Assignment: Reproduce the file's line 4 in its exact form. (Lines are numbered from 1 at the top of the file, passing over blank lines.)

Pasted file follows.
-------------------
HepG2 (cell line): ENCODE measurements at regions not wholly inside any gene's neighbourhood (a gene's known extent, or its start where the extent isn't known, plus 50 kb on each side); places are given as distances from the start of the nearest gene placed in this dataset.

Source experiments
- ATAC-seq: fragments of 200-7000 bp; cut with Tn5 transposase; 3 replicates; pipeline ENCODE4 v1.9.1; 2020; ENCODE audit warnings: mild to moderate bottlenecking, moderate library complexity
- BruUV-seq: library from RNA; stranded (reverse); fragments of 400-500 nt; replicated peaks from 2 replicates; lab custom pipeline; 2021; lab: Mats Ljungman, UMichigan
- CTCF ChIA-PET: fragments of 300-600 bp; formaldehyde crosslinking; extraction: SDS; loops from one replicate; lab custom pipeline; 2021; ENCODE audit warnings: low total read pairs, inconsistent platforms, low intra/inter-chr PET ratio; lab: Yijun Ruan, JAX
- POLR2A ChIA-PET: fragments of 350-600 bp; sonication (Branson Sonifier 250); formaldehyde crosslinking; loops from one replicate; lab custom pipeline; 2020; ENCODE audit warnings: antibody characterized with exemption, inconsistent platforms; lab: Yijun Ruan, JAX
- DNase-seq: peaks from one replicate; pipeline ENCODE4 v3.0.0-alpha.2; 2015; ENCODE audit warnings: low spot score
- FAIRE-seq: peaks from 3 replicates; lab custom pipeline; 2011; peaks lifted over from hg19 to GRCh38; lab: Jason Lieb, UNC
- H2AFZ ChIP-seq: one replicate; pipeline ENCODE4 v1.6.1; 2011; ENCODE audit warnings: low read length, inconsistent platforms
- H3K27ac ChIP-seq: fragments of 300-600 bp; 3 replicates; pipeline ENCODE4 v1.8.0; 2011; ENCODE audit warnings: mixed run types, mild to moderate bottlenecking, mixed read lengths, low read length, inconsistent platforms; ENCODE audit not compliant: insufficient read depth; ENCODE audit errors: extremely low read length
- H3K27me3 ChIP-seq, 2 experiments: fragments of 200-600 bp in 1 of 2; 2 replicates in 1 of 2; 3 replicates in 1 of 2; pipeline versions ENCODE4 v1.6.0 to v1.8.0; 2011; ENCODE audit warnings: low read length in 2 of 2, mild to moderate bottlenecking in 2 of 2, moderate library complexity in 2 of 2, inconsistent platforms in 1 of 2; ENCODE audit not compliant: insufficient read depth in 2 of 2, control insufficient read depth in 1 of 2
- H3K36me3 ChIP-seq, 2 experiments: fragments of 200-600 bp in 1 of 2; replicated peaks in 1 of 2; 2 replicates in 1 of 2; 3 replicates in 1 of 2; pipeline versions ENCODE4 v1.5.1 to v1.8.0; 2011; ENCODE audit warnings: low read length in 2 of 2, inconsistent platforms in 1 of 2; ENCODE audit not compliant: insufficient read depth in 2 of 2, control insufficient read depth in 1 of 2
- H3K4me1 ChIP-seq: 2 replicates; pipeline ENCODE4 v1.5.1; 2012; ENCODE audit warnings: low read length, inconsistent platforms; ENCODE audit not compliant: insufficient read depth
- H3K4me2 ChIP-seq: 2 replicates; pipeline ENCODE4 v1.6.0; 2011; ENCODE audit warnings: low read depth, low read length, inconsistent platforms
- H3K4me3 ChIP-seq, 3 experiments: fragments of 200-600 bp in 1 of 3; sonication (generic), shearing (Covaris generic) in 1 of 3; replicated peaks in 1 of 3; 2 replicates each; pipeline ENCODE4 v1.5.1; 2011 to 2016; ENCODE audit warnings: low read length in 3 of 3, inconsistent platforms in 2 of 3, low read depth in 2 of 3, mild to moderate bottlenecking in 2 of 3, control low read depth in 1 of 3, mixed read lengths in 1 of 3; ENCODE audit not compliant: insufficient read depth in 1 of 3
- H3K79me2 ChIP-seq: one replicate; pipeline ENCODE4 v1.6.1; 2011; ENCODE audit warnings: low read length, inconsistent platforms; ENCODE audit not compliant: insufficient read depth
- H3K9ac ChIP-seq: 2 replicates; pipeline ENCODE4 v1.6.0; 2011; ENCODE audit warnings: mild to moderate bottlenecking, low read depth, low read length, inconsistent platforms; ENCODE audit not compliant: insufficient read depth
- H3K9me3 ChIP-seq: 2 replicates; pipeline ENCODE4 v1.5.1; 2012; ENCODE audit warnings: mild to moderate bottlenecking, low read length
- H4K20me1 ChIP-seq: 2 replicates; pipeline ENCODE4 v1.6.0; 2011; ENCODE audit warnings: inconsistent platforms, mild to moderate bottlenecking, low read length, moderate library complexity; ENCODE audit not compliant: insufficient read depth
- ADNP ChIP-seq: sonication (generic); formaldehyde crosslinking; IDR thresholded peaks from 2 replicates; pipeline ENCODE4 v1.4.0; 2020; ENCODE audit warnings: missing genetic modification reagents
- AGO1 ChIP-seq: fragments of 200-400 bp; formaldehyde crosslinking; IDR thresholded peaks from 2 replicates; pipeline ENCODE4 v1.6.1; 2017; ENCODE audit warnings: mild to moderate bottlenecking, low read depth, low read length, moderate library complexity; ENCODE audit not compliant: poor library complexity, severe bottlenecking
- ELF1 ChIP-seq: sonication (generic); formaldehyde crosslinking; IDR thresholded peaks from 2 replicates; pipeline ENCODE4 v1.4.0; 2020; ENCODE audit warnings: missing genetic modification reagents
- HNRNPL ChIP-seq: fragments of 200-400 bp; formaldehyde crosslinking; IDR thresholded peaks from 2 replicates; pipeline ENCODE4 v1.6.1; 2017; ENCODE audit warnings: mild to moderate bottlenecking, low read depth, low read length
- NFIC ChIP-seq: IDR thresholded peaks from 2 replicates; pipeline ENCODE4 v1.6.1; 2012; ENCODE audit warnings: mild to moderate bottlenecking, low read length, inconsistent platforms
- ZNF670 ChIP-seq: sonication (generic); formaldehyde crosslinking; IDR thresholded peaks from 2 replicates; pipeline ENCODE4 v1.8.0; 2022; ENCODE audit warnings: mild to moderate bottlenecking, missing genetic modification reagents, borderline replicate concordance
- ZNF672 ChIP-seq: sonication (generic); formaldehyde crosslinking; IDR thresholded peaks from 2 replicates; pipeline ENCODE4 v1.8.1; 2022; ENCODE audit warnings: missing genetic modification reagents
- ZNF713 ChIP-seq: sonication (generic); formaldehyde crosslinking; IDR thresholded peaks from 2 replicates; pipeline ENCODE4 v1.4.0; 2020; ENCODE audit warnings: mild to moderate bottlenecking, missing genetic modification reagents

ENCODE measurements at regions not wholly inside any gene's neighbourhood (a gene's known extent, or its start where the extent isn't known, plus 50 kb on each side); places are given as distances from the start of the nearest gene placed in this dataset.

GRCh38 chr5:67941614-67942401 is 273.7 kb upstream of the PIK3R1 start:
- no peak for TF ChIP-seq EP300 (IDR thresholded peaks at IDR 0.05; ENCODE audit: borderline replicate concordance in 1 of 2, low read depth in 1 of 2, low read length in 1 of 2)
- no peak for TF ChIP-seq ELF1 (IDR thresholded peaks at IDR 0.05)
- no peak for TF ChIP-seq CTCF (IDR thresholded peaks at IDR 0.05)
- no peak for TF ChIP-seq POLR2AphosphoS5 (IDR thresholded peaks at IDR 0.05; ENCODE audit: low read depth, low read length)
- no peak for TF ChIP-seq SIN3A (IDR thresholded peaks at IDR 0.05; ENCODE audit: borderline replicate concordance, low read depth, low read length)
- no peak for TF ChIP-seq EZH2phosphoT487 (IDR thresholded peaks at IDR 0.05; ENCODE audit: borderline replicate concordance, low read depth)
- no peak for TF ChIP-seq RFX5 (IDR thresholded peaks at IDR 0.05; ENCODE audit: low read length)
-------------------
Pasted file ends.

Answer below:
- BruUV-seq: library from RNA; stranded (reverse); fragments of 400-500 nt; replicated peaks from 2 replicates; lab custom pipeline; 2021; lab: Mats Ljungman, UMichigan